Michael Hart wrote the following article for an Evening Standard supplement in October 1970:
“Geoff Bradley is a friend of mine and a former business partner. His five-year-old son Ricky had his sight restored after being blind for three years. Blindness is very personal to Geoff.”
Perhaps not quite so personal, though, to Queen’s Park Rangers captain Terry Venables, who was explaining the origins of his ‘Fight for Sight’ campaign.
Nevertheless, the 27-year-old Venables has immersed himself thoroughly in the campaign. It is something he feels is worthwhile.
“We want 15,000 tons of waste paper – the equivalent to a cheque for £100,000,” explains Venables. “The money will equip a new research unit to investigate causes of blindness.”
Policemen, firemen, traffic wardens, American airmen at South Ruislip. And Tottenham, Arsenal, Chelsea and QPR have agreed to help the campaign.
“We’ve been going only a fortnight and already 30 tons of paper have come in,” says Venables. At the rate of 30 tons a fortnight, it will take 20 years to reach their target. But Venables the optimist insists: “I’m delighted, thirty tons is very encouraging.”
Terry Venables is one of the nicest guys in football. He is sincere and friendly. After a night game in London, you can usually pick out the chirpy Dagenham boy chatting with players and fans.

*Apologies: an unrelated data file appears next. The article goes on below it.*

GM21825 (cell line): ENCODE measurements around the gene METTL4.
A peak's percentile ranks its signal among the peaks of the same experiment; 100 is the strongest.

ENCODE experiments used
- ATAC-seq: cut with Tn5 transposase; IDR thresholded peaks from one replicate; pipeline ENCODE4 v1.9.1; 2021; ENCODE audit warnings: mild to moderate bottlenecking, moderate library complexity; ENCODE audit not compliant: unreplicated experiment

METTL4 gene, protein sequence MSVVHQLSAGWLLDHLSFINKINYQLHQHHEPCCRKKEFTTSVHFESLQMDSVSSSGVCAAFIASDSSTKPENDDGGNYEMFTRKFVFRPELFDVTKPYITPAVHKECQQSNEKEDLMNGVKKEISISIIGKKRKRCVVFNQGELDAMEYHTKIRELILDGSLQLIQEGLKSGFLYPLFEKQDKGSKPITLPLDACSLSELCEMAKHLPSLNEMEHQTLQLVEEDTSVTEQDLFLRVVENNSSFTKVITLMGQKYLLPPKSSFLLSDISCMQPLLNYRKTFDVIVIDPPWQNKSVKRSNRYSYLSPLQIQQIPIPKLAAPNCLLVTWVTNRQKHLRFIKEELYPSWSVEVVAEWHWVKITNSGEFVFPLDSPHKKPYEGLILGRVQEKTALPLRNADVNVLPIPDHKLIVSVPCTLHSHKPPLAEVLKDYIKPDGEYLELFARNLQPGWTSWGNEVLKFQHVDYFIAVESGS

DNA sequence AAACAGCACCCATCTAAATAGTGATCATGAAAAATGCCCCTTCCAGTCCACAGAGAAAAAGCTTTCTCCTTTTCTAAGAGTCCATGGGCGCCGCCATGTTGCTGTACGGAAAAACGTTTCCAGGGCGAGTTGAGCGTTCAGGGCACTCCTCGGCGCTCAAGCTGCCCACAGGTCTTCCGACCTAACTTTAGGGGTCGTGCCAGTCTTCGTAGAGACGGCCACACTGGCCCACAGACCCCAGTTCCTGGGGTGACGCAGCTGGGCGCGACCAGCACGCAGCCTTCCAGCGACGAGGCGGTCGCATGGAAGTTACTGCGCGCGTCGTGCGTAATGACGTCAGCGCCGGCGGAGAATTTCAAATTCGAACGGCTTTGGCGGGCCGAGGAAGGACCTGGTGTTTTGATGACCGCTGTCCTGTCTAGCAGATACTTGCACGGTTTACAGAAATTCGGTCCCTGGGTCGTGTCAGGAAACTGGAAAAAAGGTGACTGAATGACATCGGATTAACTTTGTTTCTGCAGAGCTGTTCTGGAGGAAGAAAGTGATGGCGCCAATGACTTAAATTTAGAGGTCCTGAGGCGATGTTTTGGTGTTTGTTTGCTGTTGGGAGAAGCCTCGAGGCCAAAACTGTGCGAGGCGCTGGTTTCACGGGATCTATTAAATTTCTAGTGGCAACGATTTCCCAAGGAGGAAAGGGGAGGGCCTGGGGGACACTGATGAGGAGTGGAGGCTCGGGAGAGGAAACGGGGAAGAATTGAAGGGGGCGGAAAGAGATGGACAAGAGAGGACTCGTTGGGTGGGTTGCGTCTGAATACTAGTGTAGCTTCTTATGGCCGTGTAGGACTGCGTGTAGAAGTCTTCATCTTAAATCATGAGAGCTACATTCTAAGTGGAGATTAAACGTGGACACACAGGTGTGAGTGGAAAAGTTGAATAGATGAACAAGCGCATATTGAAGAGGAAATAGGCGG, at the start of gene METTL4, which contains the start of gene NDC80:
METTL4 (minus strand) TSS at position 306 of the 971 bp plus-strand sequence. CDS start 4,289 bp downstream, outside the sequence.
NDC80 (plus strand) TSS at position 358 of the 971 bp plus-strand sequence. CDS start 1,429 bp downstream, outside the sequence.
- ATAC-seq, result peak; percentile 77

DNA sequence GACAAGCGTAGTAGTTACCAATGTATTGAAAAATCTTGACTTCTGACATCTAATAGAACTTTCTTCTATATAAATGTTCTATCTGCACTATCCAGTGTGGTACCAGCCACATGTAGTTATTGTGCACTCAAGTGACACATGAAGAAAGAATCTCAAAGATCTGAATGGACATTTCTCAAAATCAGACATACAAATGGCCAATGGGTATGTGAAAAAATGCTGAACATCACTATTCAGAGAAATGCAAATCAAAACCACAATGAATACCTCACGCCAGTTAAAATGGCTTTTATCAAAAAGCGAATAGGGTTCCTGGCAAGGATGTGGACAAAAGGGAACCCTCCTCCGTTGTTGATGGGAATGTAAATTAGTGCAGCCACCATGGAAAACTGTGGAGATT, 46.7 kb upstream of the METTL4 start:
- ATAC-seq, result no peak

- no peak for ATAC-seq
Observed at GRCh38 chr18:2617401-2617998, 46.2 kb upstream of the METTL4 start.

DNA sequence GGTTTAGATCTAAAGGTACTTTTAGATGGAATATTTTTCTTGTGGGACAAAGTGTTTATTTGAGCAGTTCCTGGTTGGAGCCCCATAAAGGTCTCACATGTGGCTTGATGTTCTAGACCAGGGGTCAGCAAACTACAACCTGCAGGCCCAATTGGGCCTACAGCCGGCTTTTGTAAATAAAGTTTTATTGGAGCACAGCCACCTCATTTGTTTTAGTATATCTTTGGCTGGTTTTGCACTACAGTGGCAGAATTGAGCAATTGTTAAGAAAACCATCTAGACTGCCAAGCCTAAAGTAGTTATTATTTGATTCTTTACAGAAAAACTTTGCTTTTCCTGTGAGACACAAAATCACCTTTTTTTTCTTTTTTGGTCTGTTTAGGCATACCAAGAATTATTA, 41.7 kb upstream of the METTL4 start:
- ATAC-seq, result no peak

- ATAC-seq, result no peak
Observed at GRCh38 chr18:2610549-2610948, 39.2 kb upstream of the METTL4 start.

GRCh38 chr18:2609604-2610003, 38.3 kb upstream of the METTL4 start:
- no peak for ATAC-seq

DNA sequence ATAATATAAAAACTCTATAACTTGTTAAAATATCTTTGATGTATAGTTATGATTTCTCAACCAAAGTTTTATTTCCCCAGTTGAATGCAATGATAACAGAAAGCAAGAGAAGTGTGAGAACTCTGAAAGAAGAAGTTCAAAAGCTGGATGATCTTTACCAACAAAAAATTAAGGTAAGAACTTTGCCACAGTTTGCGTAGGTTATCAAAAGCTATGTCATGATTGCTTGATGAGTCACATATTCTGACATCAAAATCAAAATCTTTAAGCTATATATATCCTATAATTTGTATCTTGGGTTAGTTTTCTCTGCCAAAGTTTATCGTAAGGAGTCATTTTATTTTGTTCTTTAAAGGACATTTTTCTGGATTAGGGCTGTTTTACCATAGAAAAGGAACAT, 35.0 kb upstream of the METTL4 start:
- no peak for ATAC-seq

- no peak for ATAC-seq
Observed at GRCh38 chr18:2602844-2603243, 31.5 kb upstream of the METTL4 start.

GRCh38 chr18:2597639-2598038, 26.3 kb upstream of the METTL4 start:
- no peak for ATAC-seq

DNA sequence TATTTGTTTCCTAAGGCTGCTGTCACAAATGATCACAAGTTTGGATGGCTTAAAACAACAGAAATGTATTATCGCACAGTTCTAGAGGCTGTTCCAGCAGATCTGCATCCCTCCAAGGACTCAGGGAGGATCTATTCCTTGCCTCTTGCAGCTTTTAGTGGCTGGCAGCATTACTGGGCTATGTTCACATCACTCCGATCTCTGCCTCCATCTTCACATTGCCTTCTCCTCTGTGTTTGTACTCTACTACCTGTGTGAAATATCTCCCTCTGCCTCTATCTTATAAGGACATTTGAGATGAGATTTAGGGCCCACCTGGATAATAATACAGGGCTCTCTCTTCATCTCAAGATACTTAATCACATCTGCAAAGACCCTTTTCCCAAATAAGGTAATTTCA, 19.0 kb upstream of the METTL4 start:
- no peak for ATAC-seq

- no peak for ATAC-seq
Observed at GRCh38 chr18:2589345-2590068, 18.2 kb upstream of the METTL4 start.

The good suits, the smiling eyes, the hair slanting down to the eyebrows – Venables is known, respected and admired in football.
And he is the only player to have been honoured by England at all levels – winning Schools, Youth, Amateur, Under-23 and full caps.
He began his career on Chelsea’s ground staff when he was 15. He had 233 first-team games for Chelsea, scoring 26 goals, before moving to Spurs for £80,000 in 1966.
After three seasons, 139 first-team appearances, an FA Cup winners medal and a hell of a lot of stick from the White Hart Lane crowd, he was transferred to Rangers for £70,000 in June last year.
After the first seven weeks of the 1970/71 season, Venables topped Rangers’ scoring list with five goals, four of them penalties.
“We’ve been a bit disappointing,” he admits. “I think people probably expected a bit too much. But it will come. We’ll soon find that old rhythm.”
That covers Venables the footballer and Venables the charity organisation. He has three more sides to his life…so no wonder it took me a fortnight to catch up with him.
First, the book. Gordon Williams, a novelist, and Venables has been friends for a long time. For the last four months, they have collaborated on a 100,000-word novel about British football in the 1980’s.
“We’d been talking about a football book for ages”, says Terry. “It’s the first time I’ve done anything like this and, I must be honest, I could never have written a book on my own.”
“But it’s a true collaboration. We’ve even shared down to the typing. I’m pleased with the way it’s going. I reckon we’ll have finished it by the end of the month.”
As for the plot itself, Terry is not so forthcoming. “Well, we don’t want to give it all away, do we?”, he smiles. “Much better to keep it a surprise.”
Second, the business. Venables runs a grocer’s shop and a buying-and-selling business – “we deal in just about anything”, from premises in Grays Inn Road.
Third, the family. He lives at Gants Hill with his wife Christine, 27 and two daughters. They are thinking of moving to a large house in Loughton.
“It has been pretty hectic the last few months,” he says. “When I think about it, I suppose I’m trying to find out what I’d like to do when I hang up my boots.”